Clementine Macarons

A little treat to enjoy the season’s favorite citrus fruit. The jelly offers such a pure, juicy flavor that it feels like you’re biting straight into a clementine.

Clementine Macarons

Makes about 36 macarons

For the shells:
3 large egg whites, aged for at least 24 hours
125 g almond meal
210 g powdered sugar
Zest of 3 clementines, very finely grated (using a Microplane is best)
30 g granulated sugar
Orange and yellow gel food coloring

For the clementine jelly filling:
1 cup clementine juice (from about 8 clementines)
¾ tsp pectin (I use Pomona’s Universal Pectin)
½ cup granulated sugar
1 tsp calcium water (Pomona’s Universal Pectin method)

To make the filling:
Mix clementine juice and calcium water in a medium pan. Measure the sugar and thoroughly mix pectin into the sugar.

Bring the clementine juice and calcium water mixture to a boil. Add sugar-pectin mixture, stir vigorously 1 to 2 minutes while the mixture comes back to a boil. Remove from the heat and immediately pour into a clean glass jar. Cover and refrigerate until the jelly is set. Note: Because you will use the jelly quickly, there is no need to sterilize your jar. If you wanted to make this jelly as a preserve, don’t forget to boil the jar to sterilize it for longer storage.

To make the shells:
Take the egg whites out of the refrigerator about an hour before making the macarons to bring them back to room temperature. Line two doubled baking sheets with parchment paper and set aside.

Place the almond meal, powdered sugar and clementine zest in the bowl of a food processor. Finely grind the two together for a minute or two. Stop the processor, scrape the sides and bottom of the bowl, and process again for a minute. After processing the powdered sugar and almond meal, carefully sieve the mixture but keep any zest that doesn’t go through the sieve (you want that flavor in your macarons!). Reserve the almond-sugar-clementine zest mixture.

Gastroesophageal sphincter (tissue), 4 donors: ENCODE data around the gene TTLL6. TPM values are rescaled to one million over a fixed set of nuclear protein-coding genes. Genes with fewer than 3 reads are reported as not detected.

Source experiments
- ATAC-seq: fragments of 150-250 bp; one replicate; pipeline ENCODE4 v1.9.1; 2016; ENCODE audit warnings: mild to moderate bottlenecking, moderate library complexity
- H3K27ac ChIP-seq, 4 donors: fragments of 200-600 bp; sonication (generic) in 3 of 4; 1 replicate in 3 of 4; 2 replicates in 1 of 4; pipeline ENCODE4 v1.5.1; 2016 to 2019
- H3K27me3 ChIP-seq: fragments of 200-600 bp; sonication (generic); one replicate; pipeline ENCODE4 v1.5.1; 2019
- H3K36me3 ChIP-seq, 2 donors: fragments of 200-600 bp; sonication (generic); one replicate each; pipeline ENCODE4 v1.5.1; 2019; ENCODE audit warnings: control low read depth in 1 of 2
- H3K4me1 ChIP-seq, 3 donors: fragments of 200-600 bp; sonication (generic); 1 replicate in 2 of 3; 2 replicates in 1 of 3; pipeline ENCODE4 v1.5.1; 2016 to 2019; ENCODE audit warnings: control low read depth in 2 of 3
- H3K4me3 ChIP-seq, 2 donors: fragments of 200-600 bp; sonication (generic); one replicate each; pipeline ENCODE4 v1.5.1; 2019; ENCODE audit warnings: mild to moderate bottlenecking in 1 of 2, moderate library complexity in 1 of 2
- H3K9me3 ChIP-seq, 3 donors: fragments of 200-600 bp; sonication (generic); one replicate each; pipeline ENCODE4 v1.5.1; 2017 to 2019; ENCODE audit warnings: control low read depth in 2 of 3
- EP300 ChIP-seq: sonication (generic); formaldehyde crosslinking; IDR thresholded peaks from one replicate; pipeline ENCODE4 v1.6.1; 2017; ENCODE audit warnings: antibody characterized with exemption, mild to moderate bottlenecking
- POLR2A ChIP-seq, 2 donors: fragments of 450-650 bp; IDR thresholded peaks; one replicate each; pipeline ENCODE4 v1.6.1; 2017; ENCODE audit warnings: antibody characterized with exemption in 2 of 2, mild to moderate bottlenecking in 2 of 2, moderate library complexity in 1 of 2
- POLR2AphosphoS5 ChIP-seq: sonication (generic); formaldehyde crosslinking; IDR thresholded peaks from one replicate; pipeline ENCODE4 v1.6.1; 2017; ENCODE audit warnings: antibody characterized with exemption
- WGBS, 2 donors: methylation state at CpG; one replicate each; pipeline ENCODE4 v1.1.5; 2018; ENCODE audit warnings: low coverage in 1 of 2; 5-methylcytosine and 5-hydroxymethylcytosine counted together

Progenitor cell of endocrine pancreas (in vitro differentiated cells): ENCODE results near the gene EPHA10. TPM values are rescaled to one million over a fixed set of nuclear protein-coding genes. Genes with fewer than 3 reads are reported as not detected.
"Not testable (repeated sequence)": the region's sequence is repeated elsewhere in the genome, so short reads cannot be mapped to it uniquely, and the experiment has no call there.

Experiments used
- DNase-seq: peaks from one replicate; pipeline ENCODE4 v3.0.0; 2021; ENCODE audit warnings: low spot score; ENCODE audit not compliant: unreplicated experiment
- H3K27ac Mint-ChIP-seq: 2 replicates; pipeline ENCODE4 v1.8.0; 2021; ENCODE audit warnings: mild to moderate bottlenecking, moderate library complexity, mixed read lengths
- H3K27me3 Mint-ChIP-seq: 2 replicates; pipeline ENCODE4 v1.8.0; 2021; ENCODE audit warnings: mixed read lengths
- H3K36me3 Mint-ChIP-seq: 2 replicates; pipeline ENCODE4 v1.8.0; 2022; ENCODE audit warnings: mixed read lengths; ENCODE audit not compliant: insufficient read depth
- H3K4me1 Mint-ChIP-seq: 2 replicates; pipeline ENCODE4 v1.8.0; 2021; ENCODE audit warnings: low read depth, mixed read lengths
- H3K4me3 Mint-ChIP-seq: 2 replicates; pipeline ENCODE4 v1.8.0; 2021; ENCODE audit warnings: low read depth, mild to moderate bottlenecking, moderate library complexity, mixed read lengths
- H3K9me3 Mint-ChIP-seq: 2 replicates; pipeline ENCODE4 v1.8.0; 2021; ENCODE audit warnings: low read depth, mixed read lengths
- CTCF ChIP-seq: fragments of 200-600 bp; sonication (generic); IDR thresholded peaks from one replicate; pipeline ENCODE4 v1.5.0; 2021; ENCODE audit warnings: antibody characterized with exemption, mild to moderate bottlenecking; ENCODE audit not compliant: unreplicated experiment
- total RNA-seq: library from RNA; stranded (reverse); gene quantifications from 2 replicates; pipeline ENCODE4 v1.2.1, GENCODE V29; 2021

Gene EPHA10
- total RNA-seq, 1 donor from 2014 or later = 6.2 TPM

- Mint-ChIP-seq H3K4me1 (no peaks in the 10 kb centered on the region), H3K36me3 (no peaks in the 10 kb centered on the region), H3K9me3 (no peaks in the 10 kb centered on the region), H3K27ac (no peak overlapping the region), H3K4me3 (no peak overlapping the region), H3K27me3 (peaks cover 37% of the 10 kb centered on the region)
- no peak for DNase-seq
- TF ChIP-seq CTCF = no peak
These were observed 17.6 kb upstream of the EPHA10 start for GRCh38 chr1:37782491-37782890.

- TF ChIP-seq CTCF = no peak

Put the egg whites in a large stainless steel bowl. Beat at medium/high speed with a handheld or stand mixer. Once they start to get bubbly and white and the whisk is lightly leaving marks, slowly add the granulated sugar. Keep on beating until stiff peaks form.

Add 5 drops orange and 2 drops yellow food coloring (or to taste) to the egg whites along with a third of the almond-sugar mixture. Fold to incorporate by sliding a rubber spatula down to the bottom of the bowl and gently bringing it back to the top. Keep on adding the almond-sugar mixture a third at a time until everything is incorporated, always folding gently and never beating.

Pour the batter in a pastry bag fitted with a round ½-inch tip, then pipe equal rounds of batter on the parchment-lined baking sheets. Let rest for 20-30 minutes before baking.

Preheat oven to 300°F (150ºC). When the shells have rested enough, bake for about 15 minutes, or until the shells are firm on their feet when lightly tapped.

Let cool the shells completely, then remove from parchment paper. Fill with clementine jelly, then refrigerate for 24 hours before eating. Enjoy within the next 5 days for the best texture and flavor.

Recipe Credit
Shells: Inspired by Pure Gourmandise
Jelly: Made using Pomona’s Universal Pectin‘s method.


More Macaron Week Recipes:

Clementine Macarons


6 Responses to Clementine Macarons

  1. The recipe for clementine jelly have calcium water as one of the ingredient. Is this ingredient must have? If I cannot find calcium water can this be substitue with something else?

    • Calcium water is used in the Pomona’s Universal Pectin method. When you buy their pectin, they also provide a small packet that allows you to make calcium water, of which you need very little to make one recipe, and it keeps for a long time. If you are not using Pomona’s pectin, I would simply follow the instructions (and ingredients) provided by the maker of the pectin of your choice to make a firm jelly. Good luck!

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